Zen meditation is involved with cultivating the practice of present centeredness and looking into the question of self by asking, "What am I?" Initially, one does this by setting aside some time every day to sit quietly and attempt to remain present with a sense of inquiry into the nature of self. Zen meditation, however, is not limited to a formal exercise done in a sitting position. One is encouraged to cultivate the attitude of present centeredness and self-inquiry in all of one’s daily activities. Ultimately, there is driving your car Zen, eating Zen, working Zen, etc.  Because of Zen’s focus on present centeredness and self-inquiry, we often find people of different religions practicing Zen without relinquishing their connection with their own faith. I have known Catholic priests and monks, Protestant ministers and observant Jews who are also involved with Zen practice.  Much of the essence of Zen teaching is conveyed through stories and parables that emphasize the down-to-earth and everyday quality of the Zen tradition, and leave one with the sense of a question.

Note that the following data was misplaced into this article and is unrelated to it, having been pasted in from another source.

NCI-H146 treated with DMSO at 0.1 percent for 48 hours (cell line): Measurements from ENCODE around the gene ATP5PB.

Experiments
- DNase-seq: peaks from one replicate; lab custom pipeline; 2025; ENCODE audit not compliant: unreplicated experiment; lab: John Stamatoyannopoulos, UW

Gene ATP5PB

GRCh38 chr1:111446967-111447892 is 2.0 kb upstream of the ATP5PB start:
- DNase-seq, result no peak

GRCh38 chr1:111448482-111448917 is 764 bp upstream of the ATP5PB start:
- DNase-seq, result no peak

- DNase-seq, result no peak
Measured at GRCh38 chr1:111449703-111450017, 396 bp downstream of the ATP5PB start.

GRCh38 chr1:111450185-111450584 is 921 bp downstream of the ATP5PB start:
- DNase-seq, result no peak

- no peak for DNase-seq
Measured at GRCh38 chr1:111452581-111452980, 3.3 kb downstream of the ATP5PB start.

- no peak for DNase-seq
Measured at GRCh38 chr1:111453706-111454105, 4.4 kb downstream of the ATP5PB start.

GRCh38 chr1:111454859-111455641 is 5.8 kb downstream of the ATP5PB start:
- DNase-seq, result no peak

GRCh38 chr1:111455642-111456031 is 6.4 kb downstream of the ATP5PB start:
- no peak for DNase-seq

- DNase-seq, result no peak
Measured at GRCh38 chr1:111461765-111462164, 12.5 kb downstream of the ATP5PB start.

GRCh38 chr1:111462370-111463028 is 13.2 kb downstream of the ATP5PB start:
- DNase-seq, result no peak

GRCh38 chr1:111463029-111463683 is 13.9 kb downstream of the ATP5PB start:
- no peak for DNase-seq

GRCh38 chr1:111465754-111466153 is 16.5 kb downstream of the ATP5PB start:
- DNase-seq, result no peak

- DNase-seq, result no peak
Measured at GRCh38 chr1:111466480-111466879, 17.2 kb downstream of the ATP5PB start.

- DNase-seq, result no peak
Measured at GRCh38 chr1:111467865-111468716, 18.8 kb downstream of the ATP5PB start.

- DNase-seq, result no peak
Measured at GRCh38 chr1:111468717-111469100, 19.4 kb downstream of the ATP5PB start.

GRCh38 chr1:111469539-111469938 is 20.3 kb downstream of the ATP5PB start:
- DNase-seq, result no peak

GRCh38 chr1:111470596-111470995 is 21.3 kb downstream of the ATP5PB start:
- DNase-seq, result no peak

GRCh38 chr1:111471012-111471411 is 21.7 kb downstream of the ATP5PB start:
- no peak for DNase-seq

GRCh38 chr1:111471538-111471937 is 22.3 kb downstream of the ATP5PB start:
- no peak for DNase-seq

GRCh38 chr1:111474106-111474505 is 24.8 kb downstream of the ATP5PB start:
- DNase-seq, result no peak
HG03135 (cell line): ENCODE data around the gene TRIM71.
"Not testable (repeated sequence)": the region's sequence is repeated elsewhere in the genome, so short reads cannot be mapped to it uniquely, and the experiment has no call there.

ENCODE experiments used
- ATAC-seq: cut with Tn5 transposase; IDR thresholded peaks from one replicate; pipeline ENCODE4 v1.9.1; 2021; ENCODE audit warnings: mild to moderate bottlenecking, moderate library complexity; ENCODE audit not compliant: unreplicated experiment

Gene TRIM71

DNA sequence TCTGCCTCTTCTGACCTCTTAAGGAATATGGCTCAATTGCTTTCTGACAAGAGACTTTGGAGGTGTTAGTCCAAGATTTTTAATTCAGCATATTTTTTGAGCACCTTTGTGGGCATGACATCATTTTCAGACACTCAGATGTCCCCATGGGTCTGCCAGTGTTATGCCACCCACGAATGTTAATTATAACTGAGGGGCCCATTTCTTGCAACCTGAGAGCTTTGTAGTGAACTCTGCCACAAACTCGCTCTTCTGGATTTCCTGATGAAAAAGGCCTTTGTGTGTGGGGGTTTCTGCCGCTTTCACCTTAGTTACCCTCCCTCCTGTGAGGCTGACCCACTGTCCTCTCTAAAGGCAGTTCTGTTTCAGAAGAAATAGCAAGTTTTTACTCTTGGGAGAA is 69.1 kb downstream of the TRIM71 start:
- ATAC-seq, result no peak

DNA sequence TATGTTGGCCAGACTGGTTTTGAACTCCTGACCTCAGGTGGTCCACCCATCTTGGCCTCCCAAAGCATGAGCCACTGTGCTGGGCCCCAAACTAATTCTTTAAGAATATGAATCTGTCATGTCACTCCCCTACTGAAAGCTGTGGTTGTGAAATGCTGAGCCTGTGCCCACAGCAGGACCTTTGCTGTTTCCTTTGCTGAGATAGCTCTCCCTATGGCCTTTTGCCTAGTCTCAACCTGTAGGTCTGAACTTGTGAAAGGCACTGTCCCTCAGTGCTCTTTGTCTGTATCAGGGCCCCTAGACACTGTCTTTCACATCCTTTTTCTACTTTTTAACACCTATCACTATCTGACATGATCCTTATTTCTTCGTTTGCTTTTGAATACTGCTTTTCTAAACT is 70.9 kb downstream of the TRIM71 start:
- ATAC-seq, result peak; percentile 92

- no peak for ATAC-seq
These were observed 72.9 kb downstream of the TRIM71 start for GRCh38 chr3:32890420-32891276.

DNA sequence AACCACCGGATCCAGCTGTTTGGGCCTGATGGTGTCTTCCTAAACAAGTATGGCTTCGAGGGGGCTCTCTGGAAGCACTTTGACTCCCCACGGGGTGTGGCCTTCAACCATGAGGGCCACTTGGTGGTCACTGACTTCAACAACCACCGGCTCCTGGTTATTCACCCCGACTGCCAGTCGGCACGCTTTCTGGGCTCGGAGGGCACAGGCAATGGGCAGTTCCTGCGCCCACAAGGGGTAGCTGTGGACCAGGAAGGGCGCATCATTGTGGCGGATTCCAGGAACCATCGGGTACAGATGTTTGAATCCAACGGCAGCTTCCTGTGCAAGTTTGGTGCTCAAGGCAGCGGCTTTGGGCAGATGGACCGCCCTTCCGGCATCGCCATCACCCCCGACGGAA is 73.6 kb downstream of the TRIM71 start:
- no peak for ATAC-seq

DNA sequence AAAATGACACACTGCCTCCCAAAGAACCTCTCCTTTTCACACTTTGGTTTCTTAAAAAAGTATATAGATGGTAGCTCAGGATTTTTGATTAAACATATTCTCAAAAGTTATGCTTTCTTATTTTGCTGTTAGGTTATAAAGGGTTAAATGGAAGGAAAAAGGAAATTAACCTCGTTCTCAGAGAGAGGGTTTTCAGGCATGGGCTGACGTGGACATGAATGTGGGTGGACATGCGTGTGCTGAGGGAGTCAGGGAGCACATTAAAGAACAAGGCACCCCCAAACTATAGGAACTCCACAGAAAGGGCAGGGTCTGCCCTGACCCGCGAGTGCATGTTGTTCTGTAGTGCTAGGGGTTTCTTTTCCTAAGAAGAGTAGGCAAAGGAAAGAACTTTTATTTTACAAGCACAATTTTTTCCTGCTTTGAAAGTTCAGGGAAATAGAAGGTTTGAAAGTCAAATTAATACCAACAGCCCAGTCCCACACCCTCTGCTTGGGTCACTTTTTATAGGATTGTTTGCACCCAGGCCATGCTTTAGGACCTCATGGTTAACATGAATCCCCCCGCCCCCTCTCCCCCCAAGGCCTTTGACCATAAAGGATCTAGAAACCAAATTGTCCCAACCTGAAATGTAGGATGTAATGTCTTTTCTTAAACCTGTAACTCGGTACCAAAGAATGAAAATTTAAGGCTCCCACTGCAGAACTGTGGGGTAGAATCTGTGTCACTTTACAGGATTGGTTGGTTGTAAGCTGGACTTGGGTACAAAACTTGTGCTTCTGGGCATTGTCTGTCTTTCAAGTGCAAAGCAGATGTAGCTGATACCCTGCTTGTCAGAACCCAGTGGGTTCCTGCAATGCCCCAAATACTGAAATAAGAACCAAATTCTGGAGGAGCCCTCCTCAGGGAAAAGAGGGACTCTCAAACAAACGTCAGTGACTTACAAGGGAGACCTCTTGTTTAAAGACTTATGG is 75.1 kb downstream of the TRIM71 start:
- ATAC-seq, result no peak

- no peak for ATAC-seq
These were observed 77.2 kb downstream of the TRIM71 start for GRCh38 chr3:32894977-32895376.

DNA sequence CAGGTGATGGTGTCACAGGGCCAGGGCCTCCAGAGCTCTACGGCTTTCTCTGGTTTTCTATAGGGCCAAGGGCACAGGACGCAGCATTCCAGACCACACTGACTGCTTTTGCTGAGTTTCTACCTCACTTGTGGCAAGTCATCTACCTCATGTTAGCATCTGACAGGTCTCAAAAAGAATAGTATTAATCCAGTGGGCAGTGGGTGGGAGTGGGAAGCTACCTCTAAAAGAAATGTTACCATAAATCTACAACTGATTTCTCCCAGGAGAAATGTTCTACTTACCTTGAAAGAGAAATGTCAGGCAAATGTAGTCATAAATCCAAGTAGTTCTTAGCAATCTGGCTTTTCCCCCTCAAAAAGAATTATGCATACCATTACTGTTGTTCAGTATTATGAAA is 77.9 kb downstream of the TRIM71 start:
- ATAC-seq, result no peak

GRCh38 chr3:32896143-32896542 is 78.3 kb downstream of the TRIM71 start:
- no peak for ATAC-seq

A monk approached Zen Master Jo Ju and said, "Master, I have just entered your monastery, please give me your teaching." Zen Master Jo Ju asked the monk, "Did you have breakfast?" "Yes I did," answered the monk." "Then wash your bowl," retorted Jo Ju. At this, the monk attained enlightenment. What was it that the monk attained?


Zen Master Wu Kwang, ( Richard Shrobe,) is the guiding teacher of the Binghamton Zen Group.



Copyright © Binghamton Zen Center

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© Michael OSullivan 2014